The Big Bang Theory has enjoyed a solid run since premiering in 2007. Despite a lukewarm start, critics praised its later seasons, applauding its whip-smart humor, adept cast, and fun, gentle jabs at nerd culture. The ratings, too, have climbed, now nearing triple its original numbers. The series averaged 8.4 total million viewers throughout its first season, but was pulling in a whopping 20.3 million viewers per episode by its ninth.
Now almost two months into season 10, it’s widely cited as one of television’s biggest comedies. According to recent reports, distributor Warner Bros. and home network CBS are expected to begin talks soon about a renewal deal that could extend the show through another two or three seasons.
It seems both parties are also looking to expand Big Bang’s success, as the companies are now eyeing a spinoff series, Variety reported on Monday. Titled Sheldon, the offshoot would serve as a prequel centered, of course, around Sheldon, a socially awkward, slightly neurotic super genius at the heart of Big Bang’s core cast. Jim Parsons, who plays the character in the flagship series, is attached to executive produce alongside creator Chuck Lorre and showrunner Steve Molaro. Co-creator and executive producer Bill Prady will likely board the team as well.
Molaro is reportedly set to pen the script, which will re-examine Sheldon’s life growing up in Texas. There have already been several references to Sheldon’s childhood on Big Bang, including guest spots from his fraternal twin sister Missy (Courtney Henggeler) and devout Christian mother Mary Cooper. Laurie Metcalf earned an Emmy nomination earlier this year for her recurring portrayal of Mary. Sheldon’s alcoholic, absentee father and older brother George have also been mentioned, though they’ve never appeared on the show.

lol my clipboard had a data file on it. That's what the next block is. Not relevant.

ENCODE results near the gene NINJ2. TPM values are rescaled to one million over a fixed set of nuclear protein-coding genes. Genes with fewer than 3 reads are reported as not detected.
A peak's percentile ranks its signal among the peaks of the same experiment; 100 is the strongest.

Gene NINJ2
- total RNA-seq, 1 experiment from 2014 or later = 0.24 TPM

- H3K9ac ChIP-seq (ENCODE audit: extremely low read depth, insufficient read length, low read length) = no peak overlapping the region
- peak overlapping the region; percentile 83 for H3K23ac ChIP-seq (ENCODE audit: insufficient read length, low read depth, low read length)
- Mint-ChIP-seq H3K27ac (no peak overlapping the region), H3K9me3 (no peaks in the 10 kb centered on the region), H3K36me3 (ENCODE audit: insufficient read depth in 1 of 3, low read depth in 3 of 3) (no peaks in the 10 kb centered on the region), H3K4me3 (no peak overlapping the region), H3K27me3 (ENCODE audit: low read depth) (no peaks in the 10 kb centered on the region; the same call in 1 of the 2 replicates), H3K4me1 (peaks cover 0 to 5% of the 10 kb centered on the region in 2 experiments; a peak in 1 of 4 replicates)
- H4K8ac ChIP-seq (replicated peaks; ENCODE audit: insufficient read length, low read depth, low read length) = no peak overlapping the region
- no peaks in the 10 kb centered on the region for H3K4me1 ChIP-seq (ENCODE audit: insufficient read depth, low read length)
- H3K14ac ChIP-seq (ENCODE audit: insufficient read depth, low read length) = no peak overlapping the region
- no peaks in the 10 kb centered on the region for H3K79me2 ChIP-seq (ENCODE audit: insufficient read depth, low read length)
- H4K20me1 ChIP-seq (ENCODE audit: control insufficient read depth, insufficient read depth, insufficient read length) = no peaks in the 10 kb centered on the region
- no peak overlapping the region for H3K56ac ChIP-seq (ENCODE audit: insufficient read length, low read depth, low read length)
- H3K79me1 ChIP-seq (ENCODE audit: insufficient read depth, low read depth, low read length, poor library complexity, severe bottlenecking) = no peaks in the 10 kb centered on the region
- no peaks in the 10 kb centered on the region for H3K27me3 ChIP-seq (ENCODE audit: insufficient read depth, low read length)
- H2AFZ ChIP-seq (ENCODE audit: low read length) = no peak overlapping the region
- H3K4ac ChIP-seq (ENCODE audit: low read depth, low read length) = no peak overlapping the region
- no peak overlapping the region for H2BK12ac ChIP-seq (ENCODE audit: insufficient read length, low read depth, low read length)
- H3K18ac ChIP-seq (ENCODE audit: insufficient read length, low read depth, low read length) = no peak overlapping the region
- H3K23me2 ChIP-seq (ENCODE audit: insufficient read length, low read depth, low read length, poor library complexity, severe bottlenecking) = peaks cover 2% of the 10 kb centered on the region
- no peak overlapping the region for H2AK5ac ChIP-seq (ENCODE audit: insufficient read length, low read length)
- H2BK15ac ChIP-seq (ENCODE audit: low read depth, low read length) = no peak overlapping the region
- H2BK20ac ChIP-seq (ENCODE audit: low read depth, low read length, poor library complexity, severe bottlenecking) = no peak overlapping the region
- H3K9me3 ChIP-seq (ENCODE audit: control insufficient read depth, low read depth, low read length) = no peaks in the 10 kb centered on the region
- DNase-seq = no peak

The new series is said to be designed to co-exist with Big Bang. Producers are looking to add Sheldon to the CBS schedule as soon as next season, according to Deadline. While renewing Big Bang will come with a hefty price tag — stars Parsons, Johnny Galecki (Leoanrd) and Kaley Cuoco (Penny) currently make $1 million per episode — the spinoff would act as a less expensive way to capitalize on the franchise.
Still, comedy spinoffs have a hit or miss record. Friends offshoot Joey had a rocky trajectory in the mid 2000s, and was eventually canceled due to poor ratings. On the other hand, Cheers spawned mega-hit Frasier, which had 11 fruitful years on NBC. It will be interesting to see how hungry fans are for more Sheldon, but for now the series is only in the script stage. CBS and Warner Bros. have yet to comment.
The Big Bang Theory airs Thursday nights @8pm on CBS.